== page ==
Last month, in a Google Webmaster’s Hangout, in response to a question John Mueller said the following about link building, “In general, I try to avoid that…” and boy did the earth stop spinning.
I thought the controversy was over, I thought we figured out the context of what he was saying and could finally move on. Not so much. I’ve started frequenting the Google Webmaster Forums and multiple times a day I see comments like these from regulars. (Who also tend to be very rude and insulting to almost anyone with a question.)
I do not do any link building that would not be organic… Should I stop that?
A) link building is unnatural. b) yes. Knock it off. If you want to build a link somewhere – that’s fine as long as it’s nofollowed. Then it becomes advertisement/marketing and not an effort to manipulate ranking.
Granted, given the full context of that sentence, it could be interpreted appropriately, that there is a such thing as organic link building. But of course, that would contradict the first two points.
One of my more popular posts on building quality backlinks has earned accusations of “copying content” and “poaching links.” However, there’s nothing in that article that’s not about helping others out.
Does a similar site have a broken link because they deleted some old content? Rewrite something on the topic for them. Did you find a two-year old article on SEO? It’s outdated. Use it as inspiration and do better.
On the topic of reaching out and asking people to link to you? Some say, “Shame on you! Google Webmaster Guidelines explicitly forbid such a thing!”
Except they don’t.
What are Link Schemes?
A “link scheme” is not reaching out to local businesses and asking for a link, or even paying to have a link on their “Partners” or “Local Friends” page. A link scheme isn’t filling out an application to be included on a Chamber of Commerce website.
The people over at the Webmasters Forum understand the difference between organic link building and link schemes. However, that doesn’t stop them from presuming everyone is ‘scheming,’ and accusing them of doing so, and that’s a problem.
Typically if you’re going to pay to have a link on someone’s website, it should be marked as nofollow, that’s clear by the guidelines. But that doesn’t mean if a business owner doesn’t know how to do so, or doesn’t even know what “nofollow” means, your site will be harmed by that.
The only thing you as a website owner needs to worry about is the massive linking schemes that involve using software to constantly submit your link, or joining large “link-exchanges.”
To put this into perspective, I recently came across an issue in which a news site was suspended from their Google Adsense account because of some pictures of Abu Gharib prisoner abuse posted 11 years ago.
It’s clear that those pictures were violent and not an appropriate thing to put advertising on. The news site should have put the pictures on a separate page with no ads. But the question is, why did it take so long?
This site has not been clear about their conversations with Google support due to accusations of political conspiracy. Instead of waving a flag, I suggested that the page was low-priority because of the political nature and importance but eventually someone (probably an advertiser) complained.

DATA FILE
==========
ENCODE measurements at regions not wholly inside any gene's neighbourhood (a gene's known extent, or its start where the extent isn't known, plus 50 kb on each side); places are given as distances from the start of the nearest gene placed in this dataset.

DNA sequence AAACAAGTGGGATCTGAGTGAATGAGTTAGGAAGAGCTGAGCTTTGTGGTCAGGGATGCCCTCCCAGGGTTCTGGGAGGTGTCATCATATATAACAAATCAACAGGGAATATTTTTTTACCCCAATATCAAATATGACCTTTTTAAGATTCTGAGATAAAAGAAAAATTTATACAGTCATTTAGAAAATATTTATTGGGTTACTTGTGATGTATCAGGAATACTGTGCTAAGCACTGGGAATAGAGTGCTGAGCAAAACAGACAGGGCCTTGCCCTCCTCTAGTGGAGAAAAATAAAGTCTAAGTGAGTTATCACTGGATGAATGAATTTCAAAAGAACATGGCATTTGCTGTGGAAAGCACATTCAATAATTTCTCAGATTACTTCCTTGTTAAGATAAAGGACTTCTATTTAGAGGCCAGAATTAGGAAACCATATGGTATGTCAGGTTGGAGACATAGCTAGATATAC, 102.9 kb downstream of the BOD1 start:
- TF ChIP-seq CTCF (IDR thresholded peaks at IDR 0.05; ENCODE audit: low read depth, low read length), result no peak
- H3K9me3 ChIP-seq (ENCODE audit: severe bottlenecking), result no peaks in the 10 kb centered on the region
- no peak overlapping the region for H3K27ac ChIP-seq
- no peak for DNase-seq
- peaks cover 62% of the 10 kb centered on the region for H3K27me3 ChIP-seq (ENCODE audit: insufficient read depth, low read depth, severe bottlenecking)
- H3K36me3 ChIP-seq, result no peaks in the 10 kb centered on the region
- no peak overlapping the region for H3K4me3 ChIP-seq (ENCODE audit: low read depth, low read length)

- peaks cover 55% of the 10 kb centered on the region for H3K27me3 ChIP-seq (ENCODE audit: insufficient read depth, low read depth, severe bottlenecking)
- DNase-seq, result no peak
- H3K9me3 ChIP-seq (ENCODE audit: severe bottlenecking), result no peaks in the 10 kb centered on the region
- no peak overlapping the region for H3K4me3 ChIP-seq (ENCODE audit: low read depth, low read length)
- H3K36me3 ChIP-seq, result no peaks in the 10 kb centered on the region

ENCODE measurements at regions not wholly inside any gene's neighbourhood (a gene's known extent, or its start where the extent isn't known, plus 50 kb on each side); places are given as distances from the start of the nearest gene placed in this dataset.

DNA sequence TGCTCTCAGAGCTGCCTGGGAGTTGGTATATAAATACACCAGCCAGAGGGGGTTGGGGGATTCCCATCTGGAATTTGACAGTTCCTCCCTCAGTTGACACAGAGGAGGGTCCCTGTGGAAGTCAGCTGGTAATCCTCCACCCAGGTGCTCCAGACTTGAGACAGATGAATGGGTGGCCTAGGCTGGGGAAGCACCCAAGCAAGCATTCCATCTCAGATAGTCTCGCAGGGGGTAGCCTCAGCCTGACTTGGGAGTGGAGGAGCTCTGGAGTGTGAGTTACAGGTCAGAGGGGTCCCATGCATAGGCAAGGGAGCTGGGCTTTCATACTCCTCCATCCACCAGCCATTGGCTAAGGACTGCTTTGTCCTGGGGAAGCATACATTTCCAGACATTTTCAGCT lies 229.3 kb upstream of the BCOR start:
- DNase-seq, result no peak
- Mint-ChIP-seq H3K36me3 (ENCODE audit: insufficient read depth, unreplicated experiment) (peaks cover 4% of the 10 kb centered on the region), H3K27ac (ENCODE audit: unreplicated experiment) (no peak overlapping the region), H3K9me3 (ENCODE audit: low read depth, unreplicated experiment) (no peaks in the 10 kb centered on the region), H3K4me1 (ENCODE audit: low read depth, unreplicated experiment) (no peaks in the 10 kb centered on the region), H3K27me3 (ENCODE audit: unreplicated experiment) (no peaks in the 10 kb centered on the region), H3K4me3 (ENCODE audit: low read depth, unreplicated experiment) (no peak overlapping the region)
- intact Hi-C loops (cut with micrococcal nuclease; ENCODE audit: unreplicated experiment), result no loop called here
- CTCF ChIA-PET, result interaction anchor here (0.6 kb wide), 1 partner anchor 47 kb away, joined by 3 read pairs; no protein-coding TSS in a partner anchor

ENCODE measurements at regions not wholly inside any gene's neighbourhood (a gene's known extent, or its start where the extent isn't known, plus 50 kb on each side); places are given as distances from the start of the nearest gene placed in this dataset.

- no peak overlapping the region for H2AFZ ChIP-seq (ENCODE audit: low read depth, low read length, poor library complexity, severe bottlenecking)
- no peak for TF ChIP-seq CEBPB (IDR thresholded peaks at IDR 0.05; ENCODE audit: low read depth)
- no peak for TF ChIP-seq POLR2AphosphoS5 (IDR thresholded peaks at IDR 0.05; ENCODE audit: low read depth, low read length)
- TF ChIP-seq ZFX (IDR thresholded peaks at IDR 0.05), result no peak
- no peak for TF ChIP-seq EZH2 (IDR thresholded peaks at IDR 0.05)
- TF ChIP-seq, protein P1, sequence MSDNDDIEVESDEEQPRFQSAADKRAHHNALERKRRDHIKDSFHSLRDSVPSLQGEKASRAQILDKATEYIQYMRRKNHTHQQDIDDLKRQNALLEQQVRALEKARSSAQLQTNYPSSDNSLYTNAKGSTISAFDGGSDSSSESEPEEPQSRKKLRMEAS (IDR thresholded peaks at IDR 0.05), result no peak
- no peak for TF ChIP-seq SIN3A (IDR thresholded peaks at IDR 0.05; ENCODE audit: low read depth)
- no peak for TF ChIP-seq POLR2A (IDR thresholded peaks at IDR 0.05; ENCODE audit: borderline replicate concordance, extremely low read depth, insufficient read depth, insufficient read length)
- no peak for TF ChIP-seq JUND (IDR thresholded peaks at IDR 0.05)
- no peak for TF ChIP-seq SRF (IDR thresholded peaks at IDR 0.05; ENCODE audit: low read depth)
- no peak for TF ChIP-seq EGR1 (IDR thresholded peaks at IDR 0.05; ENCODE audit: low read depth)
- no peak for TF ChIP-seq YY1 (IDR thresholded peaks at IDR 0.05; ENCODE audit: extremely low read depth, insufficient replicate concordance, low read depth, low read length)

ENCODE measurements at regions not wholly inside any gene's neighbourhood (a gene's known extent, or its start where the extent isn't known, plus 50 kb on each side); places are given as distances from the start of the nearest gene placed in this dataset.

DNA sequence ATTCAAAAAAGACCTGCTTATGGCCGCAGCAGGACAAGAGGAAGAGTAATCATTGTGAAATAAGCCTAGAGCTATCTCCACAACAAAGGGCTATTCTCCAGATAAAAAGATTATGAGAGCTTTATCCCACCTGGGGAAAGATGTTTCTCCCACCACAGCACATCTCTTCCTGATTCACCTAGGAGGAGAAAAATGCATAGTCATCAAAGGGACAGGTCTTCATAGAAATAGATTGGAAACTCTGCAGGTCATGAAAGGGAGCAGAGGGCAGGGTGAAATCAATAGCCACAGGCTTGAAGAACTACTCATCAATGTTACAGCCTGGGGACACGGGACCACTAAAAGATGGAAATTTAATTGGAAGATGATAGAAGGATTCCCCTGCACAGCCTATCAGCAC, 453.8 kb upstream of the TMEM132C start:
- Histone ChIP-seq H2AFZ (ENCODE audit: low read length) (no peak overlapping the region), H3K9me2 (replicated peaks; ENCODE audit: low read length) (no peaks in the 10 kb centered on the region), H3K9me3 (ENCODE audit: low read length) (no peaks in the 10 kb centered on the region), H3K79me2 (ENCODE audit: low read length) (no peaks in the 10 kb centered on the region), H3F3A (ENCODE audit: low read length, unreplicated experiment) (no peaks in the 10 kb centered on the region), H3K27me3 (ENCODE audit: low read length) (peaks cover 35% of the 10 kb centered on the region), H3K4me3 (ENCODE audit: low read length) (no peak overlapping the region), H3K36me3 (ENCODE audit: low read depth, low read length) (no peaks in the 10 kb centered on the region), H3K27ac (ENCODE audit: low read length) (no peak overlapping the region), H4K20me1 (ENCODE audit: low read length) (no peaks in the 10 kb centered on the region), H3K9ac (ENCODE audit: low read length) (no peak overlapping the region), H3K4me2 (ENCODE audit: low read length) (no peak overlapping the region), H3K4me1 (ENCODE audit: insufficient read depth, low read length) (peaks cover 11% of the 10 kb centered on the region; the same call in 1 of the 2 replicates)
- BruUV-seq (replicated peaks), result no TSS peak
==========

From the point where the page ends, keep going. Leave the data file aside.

My point of all this is to say that Google guidelines are just that, guidelines. Their goal is not to set a bunch of arbitrary rules on everything. Their goal is to improve the search experience for the user.
As you’re “link building,” ask yourself, “If I submit my site to supergoodlinkdirectoryallovergoogleyeah!.com, does it do anyone any good? Or am I doing so just to have the link?” If you’re doing it for the link, don’t.
On the other hand, what if you pay to be included in the Yahoo! Business Directory? What if you trade links with Angie’s List? Do these break “Google’s guidelines?” Sort of. Do they harm your site? Of course not, don’t be crazy.
And what about the issue of leaving “optimized links in the post or signature,” of a comment or forum? Google really only prefers these to be nofollow and I don’t know of any social network, comment system, or forum that does dofollow. Saying it’s wrong to link your site on any of these is like saying you can’t share your site on social networks.
Stop Worrying and Run Your Business
Here’s the point. When it comes to “building links” it might be best to stop listening to SEO’s altogether. They tend to get caught up in irrelevant details and the holy word of Google. (Bible’s tend to be misinterpreted.)
Instead, do what you would normally do with real, physical advertising. If someone asks if you want to pay to put an ad on a pinboard or front window, go ahead. If someone asks you to pay to put an ad in a dark alleyway, or on the front door of their private home, tell them to kick rocks.
If you come across a “web directory” that you’ve never heard of, ignore it. There are a lot of scammers out there who will collect any link for a bit of money and not do anything valuable with it. Associating with those scammers won’t help your reputation. Just like putting your store poster next to some graffiti in an alleyway won’t.
As a business owner, use your business head. Advertise where it makes sense to advertise and you’ll be fine. Google isn’t in the business of destroying search rankings because you put your business on Yahoo or left the link to your website in a comment or forum signature. You’ll be OK, you’re smarter than the average forum poster.